June 01, 2015

Exploitation and Alzheimer’s

Kerry R. Peck

Older adults, those who belong to the generation we look to for wisdom and experience, are unfortunately the frequent victims of financial exploitation by unscrupulous individuals. The vulnerability is often directly related to cognitive impairments resulting from a variety of illnesses. It may be Alzheimer’s disease or perhaps vascular dementia, but regardless of the illness, cognitive impairments permeate our society, and with that comes financial exploitation.

According to the Alzheimer’s Association, an estimated 5.2 million Americans were afflicted with Alzheimer’s disease in 2014. Sadly, the number of cognitively impaired individuals is expected to skyrocket, in part due to increasing life expectancies. The number of Americans with Alzheimer’s disease and other forms of dementia is projected to increase by more than 60 percent, from 5 million to as many as 8.4 million, by 2030. Given the inevitable increase in individuals suffering from cognitive impairments, attorneys practicing in all arenas are going to encounter clients with mental deficits.

As the number of individuals suffering from cognitive impairments increases, the number of instances of financial exploitation of older adults increases as well. According to the Illinois Department on Aging, approximately 58 percent of adult abuse reports allege financial exploitation; 20 percent allege physical abuse; 38 percent allege active or passive neglect; and 45 percent allege emotional abuse. Most disturbingly, roughly 90 percent of the financial exploitation of older adults is committed by family members or people such as caregivers whom older adults should be able to trust.

Older adults with dementia are ideal victims for offenders, as they frequently refuse to report the abuse for a variety of reasons. Victims of financial exploitation are often too embarrassed to publicize their vulnerabilities. They fear that turning in their relative or caregiver will leave them with nobody to care for them in their home, making placement in a nursing home their only option. The goal is to protect such vulnerable people from elder abuse.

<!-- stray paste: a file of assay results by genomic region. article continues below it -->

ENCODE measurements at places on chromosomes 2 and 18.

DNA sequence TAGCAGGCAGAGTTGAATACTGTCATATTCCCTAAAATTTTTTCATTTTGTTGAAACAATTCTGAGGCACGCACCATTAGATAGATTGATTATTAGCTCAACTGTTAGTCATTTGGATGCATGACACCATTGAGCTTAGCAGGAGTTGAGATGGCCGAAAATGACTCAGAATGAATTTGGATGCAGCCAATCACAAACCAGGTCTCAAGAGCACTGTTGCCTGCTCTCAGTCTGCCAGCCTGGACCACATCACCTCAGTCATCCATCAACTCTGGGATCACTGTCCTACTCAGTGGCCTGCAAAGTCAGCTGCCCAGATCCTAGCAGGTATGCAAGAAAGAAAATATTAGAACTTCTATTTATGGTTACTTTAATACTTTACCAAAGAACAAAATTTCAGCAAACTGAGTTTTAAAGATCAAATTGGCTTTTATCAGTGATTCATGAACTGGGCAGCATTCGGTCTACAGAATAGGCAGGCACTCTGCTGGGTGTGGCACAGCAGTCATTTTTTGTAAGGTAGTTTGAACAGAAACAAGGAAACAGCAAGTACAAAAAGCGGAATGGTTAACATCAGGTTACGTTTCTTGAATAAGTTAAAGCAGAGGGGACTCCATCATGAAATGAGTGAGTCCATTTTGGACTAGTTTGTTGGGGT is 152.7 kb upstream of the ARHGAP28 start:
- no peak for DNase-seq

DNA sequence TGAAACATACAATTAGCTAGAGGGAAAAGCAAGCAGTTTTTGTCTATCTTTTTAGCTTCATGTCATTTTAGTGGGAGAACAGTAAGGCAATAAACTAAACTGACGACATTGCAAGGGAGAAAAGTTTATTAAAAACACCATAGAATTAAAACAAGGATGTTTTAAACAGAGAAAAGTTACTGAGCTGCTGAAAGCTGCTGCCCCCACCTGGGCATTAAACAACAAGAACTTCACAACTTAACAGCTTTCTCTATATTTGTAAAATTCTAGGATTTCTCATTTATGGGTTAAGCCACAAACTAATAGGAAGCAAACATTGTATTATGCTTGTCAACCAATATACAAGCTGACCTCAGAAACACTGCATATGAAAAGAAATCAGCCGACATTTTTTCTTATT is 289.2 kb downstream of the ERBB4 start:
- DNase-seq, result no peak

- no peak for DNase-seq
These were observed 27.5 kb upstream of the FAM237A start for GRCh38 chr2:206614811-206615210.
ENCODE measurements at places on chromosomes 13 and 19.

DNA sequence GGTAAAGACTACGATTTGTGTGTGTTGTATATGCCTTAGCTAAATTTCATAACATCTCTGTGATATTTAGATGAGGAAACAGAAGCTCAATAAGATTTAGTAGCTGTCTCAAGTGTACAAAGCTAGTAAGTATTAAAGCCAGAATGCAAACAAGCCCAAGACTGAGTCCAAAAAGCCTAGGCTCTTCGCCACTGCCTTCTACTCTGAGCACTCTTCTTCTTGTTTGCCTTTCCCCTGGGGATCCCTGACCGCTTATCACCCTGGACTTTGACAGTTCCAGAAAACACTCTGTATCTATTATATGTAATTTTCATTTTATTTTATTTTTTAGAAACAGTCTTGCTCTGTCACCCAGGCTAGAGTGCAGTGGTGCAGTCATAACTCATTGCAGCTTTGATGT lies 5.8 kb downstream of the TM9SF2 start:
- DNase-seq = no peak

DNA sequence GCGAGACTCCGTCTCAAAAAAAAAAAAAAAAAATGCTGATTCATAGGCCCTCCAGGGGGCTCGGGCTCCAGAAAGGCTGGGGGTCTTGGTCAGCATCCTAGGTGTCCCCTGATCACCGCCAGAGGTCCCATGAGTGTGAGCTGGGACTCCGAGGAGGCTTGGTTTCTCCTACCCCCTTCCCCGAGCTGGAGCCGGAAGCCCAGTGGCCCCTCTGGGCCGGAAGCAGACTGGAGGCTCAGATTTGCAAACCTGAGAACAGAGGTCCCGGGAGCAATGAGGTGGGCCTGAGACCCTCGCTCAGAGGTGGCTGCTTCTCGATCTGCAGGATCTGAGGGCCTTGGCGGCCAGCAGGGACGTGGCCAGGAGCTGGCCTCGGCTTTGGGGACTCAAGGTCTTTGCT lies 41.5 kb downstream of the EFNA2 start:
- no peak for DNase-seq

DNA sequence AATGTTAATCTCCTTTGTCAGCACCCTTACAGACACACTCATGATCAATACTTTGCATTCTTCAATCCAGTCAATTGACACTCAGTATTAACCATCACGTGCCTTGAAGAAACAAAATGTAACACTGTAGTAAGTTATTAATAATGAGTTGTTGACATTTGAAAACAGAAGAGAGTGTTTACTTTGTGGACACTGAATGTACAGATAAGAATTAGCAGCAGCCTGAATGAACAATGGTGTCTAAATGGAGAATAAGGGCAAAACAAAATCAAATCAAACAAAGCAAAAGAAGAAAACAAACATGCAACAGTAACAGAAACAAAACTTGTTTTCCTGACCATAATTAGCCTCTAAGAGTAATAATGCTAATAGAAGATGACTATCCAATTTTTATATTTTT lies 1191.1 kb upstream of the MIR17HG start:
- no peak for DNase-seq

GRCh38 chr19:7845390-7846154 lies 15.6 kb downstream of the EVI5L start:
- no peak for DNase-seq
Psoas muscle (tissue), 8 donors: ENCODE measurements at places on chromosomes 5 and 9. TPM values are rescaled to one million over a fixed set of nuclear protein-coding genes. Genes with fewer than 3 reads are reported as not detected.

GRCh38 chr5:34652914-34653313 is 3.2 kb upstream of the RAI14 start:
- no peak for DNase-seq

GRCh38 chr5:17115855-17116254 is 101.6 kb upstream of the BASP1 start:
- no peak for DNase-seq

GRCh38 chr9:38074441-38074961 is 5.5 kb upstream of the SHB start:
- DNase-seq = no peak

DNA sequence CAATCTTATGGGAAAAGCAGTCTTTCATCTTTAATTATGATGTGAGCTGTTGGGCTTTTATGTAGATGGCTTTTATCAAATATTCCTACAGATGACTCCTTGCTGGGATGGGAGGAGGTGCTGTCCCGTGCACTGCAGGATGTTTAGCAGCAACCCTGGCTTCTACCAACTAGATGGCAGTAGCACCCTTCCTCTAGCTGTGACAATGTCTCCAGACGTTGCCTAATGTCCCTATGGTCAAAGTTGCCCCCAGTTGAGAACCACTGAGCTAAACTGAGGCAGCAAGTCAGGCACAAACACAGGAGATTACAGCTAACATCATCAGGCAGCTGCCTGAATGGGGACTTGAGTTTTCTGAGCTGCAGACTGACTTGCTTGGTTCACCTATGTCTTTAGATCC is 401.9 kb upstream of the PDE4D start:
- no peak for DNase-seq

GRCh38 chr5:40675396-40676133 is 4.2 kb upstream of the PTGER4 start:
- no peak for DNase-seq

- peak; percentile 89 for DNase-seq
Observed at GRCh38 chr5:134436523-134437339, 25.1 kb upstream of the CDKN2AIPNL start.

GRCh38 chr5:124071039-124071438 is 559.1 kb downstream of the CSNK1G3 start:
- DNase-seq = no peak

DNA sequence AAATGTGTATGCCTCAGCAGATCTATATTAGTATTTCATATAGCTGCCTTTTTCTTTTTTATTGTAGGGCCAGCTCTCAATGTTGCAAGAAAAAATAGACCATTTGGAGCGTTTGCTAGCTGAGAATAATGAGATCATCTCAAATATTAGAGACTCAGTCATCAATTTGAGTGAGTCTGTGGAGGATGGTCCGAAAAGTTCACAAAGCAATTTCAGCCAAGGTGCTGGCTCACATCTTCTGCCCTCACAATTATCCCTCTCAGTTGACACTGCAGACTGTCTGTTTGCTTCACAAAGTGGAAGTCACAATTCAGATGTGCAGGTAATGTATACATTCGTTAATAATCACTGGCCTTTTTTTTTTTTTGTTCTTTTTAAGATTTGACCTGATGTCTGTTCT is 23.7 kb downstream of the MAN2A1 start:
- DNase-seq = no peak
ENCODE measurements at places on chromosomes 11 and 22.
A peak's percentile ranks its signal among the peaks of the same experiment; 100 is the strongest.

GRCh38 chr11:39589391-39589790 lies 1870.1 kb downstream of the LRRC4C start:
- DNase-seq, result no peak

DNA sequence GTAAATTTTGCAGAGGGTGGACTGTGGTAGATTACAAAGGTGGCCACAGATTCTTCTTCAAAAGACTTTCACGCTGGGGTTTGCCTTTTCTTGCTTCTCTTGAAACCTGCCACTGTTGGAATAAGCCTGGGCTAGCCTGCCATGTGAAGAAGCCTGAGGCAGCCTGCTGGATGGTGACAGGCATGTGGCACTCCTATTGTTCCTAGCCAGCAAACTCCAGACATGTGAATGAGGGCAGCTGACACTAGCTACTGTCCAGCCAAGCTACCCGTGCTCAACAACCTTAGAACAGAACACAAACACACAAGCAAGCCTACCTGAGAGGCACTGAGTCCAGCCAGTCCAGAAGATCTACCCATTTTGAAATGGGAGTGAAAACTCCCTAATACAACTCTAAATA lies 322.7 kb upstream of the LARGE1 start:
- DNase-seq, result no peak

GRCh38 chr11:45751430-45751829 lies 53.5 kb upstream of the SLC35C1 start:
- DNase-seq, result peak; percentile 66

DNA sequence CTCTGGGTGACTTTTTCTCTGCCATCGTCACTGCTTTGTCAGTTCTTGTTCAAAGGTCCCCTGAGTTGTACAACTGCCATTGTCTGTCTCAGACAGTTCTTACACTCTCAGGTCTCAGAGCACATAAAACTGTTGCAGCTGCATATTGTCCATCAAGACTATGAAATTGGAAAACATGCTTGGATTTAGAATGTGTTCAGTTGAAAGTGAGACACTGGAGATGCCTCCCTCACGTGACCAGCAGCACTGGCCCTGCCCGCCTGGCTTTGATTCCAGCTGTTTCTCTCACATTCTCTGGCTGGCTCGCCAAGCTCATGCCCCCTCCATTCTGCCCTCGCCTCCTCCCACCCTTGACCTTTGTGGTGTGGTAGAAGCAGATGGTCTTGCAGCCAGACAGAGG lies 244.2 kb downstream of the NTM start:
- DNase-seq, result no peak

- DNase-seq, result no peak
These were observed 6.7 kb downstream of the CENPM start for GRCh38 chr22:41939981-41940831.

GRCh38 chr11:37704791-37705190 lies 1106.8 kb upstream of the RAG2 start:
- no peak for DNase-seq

Public Sector Responses

One extraordinary method of combating financial exploitation of older adults lies in reliance on the public sector. For example, in Illinois, Cook County State’s Attorney Anita Alvarez founded the Elder Abuse Task Force, which is designed to bring resources together to protect vulnerable older adults from financial exploitation. “Regrettably, financial exploitation of the elderly crosses all lines of race, financial status, and cultural background,” Alvarez declared recently. “It is an epidemic with seemingly no end in sight. That is why my office works tirelessly to educate the public on prevention, reporting, and prosecuting the offenders.”

Each state’s legislature is another important tool for combating financial exploitation of older adults. In 2014, significant progress was made when the legislature amended the Illinois Probate Act to provide that individuals found to be civilly liable for financial exploitation of an older adult or a person with a disability could be disinherited from the exploited individual’s estate. Previously, only criminal acts of financial exploitation formed the basis for disinheriting the perpetrator.

Private Sector Responses

Estate Planning

For practitioners, delving into the finer points of an older adult’s estate plan is the quickest and most effective way to ensure individual older adults are protected. “For those diagnosed with dementia or Alzheimer’s, making legal plans in advance is important because it will allow the person with dementia to be involved and express his or her wishes for future care and decisions,” said Diana Law, managing partner of Law ElderLaw LLP. “But for those who didn’t prepare an estate plan and no longer have capacity, their risk for exploitation is higher.”

“The majority of elder abuse cases combine financial exploitation and emotional abuse. More often than not, those cases involve some form of abuse of a power of attorney for property,” relates Brandon Peck of Peck Ritchey, LLC. “Powers of attorney for property can be problematic, as they are generally easy to fill in, forge, or have signed by somebody who doesn’t have capacity.” It is important for practitioners using such estate planning tools to understand the risks involved and to give sound advice relative to those risks.

Taking Abusers to Court

Unfortunately, sometimes the damage has already been done by the abuser. The rising number of individuals with cognitive impairments is likely to lead to more attorneys facing contested estate plan litigation cases, and those attorneys should have a general knowledge of the causes of action. While laws for prosecuting abusers vary from state to state, some general causes of action used to contest an exploitative estate planning instrument or remedy other forms of financial exploitation include exploitation of lack of mental capacity, undue influence, breach of fiduciary duty, and tortious interference with expectancy or inheritance. A brief overview of each cause of action is provided below.